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MCN Columnists
Mike Wilmington

Wilmington By Mike WilmingtonWilmington@moviecitynews.com

Wilmington on Movies: The Rite and Nora’s Will

The Rite (Two and a Half Stars) U.S.; Mikael Hafstrom, 2011 Exorcism movies are intended to scare the hell out of you, and The Rite is a classy, but forgettable example. Purporting to tell us a true story, about the devilish experiences of a Chicago priestly novitiate — the not-that-sure-of-his-vocation Michael Kovack (Colin O’Donoghue), who…

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Wilmington on DVDs: Lebanon, Shock Corridor, Dances with Wolves, Sherlock Jr. and more

We are inside an armored tank with four Israeli soldiers, in Beirut, in the throes of the Lebanon War. The battle is a raging hellfield punctuated with death, only barely comprehensible to the men or to us. Israelis battle Arabs battle Phalangists (Christian Arabs). The streets pop with gunfire. You can’t tell civilians from killers. The tank is hot and stinking and so small, the four can barely move around — tempers flaring, nerves frayed — as they roll though the streets, and peer through a periscope or gun sight seeking traps to avoid, enemies to kill.

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MW on Movies: The Green Hornet, The Dilemma, Another Year, The Illusionist, and Mon Oncle

The Green Hornet (Two Stars) U. S.: Michel Gondry, 2011 The Green Hornet is a comedy-action extravaganza done in a deliberate pop art/ironic style by director Michel Gondry — a pseudo-Marvel super-movie about a super-hero who’s also a rich little schmuck. It’s also about the schmuck’s super-talented Asian sidekick, their sexy Girl Friday, who has…

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MW on Movies: Army of Shadows, The Social Network, Hotel Terminus … and more

It doesn’t get your motor racing in the usual way. Army of Shadows transpires in a gray world, bleak, chilling, full of the shadows of the title, where night is often falling, or has already fallen. And it’s done in a manner that suggests men (and a woman) who know they will die, who are dead already, but still stubbornly refuse to submit.

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An Inside Look at the NSFC Awards 2011

The National Society of Film Critics — the most prestigious (dammit) of all the country’s numerous movie critic groups — met for their 45th annual voting meeting last Saturday at Sardi’s in New York City. And it was The Social Network all over again. (I write these awards stories every year in a kind of…

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MW on Movies: Season of the Witch and Country Strong

How are we supposed to handle the idea that Cardinal D’Ambroise, faced with a decision that he thinks might actually end the Black Plague, recruits as the witch’s main guards to her trial, two deserters who don’t believe in witches? And then backs them up with a swindler, a wispy priest and an altar boy who wants to be a knight?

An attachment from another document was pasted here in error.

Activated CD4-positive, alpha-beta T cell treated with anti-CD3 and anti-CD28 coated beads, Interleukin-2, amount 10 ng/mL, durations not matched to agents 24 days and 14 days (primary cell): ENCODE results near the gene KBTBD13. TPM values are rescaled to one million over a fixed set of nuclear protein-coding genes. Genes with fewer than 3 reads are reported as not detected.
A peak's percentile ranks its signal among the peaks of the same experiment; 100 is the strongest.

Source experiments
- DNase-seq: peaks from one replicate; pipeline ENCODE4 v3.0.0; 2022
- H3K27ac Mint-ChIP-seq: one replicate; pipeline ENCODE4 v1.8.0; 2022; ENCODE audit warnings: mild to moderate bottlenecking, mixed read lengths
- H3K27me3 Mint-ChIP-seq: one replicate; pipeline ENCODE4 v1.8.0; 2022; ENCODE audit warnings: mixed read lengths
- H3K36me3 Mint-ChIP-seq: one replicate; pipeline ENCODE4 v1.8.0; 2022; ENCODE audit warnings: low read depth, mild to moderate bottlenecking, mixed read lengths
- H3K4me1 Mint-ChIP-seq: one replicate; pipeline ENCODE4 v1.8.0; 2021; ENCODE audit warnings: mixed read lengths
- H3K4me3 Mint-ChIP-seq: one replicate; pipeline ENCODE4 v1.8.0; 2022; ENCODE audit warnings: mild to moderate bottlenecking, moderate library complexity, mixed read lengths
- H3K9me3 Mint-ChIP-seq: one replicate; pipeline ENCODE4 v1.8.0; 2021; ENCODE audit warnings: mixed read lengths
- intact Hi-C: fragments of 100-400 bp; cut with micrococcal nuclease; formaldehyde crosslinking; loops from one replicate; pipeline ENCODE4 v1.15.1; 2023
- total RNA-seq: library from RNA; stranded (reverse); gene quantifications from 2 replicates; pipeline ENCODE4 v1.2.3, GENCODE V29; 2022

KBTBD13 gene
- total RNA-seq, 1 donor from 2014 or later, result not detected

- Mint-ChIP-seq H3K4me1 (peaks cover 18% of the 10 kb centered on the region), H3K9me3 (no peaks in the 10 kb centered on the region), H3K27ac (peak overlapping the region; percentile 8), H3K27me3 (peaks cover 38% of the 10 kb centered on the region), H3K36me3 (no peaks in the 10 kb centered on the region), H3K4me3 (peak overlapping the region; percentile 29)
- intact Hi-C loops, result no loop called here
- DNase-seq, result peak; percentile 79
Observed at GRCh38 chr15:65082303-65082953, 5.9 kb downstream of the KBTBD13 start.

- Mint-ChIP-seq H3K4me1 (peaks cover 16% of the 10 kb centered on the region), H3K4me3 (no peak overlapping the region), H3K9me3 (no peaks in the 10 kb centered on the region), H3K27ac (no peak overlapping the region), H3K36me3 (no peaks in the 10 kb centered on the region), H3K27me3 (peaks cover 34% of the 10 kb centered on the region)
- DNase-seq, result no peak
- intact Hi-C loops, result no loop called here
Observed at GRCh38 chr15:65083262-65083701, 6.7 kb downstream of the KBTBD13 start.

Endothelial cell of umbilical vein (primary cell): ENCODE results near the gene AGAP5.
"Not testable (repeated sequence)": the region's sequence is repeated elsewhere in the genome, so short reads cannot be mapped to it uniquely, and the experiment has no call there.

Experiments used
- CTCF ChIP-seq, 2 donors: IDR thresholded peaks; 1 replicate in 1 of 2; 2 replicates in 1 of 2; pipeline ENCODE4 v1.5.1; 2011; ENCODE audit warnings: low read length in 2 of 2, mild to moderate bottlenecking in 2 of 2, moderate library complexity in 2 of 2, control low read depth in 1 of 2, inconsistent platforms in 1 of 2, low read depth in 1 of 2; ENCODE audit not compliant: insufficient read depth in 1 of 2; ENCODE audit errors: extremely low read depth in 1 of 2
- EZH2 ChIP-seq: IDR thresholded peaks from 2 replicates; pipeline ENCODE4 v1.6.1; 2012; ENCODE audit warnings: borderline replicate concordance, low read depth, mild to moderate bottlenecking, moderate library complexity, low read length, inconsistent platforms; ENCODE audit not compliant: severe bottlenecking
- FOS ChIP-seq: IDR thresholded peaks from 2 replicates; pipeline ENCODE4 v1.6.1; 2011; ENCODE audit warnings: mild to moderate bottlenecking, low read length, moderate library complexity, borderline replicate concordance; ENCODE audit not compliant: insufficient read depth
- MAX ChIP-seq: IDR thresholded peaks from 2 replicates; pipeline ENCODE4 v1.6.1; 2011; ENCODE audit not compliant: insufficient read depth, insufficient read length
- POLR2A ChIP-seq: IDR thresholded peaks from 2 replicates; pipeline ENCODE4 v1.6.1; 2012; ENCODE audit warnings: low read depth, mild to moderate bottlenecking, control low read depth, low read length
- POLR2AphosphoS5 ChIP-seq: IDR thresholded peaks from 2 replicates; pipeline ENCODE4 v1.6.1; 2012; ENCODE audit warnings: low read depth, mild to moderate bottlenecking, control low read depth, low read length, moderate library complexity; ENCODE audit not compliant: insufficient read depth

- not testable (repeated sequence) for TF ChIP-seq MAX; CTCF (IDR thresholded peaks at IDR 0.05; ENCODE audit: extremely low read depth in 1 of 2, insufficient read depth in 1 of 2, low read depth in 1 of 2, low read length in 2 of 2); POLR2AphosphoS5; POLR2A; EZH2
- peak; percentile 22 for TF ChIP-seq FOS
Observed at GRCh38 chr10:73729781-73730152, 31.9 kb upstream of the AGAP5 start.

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MW on DVDs: Howl, Doctor Zhivago, Gone with the Wind, Blade Runner: The Final Cut, The Quintessential Guy Maddin

The movie is about art and society, but also about how the American justice system is supposed to work — how it’s meant to protect the rights of all, and to balance opposing claims: in this case, the rights of the public not to be disturbed, against the rights of a great poet to disturb them. One leaves Howl inspired by both the spectacle of the trial of the poet and the uncommon poetry of the trial.

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Wilmington

Quote Unquotesee all »

“Tarkovsky was sitting in the corner of the screening room watching the film with me, but he got up as soon as the film was over and looked at me with a shy smile. I said to him, ‘It’s very good. It’s a frightening movie.’ He seemed embarrassed but smiled happily. Then the two of us went to a film union restaurant and toasted with vodka. Tarkovsky, who does not usually drink, got completely drunk and cut off the speakers at the restaurant, then began singing the theme of Seven Samurai at the top of his voice. I joined in, eager to keep up. At that moment, I was very happy to be on Earth.”
~ Akira Kurosawa On Watching Solaris With Andrei Tarkovsky

“Women’s power is too potent to waste on selfies… Truly dangerous women aren’t looking for dates or husbands, and they do not travel in packs. They rarely have many female friends. Their register is either universal, or intensely personal. They play mind games and make promises. Whether they deliver or not remains a secret, and secrets are essential to seduction. The Web has eroded every notion of privacy and stolen the real power of women: the threat of mystery itself.  “I can see you’re trouble” was once the biggest compliment a man could pay a woman. There was going to be a dark spiral into the whirlpool of sex; there were going to be tears on both sides, secrets and regrets, scandal. Today, everyone is trouble.”
~ Joan Juliet Buck in “W”

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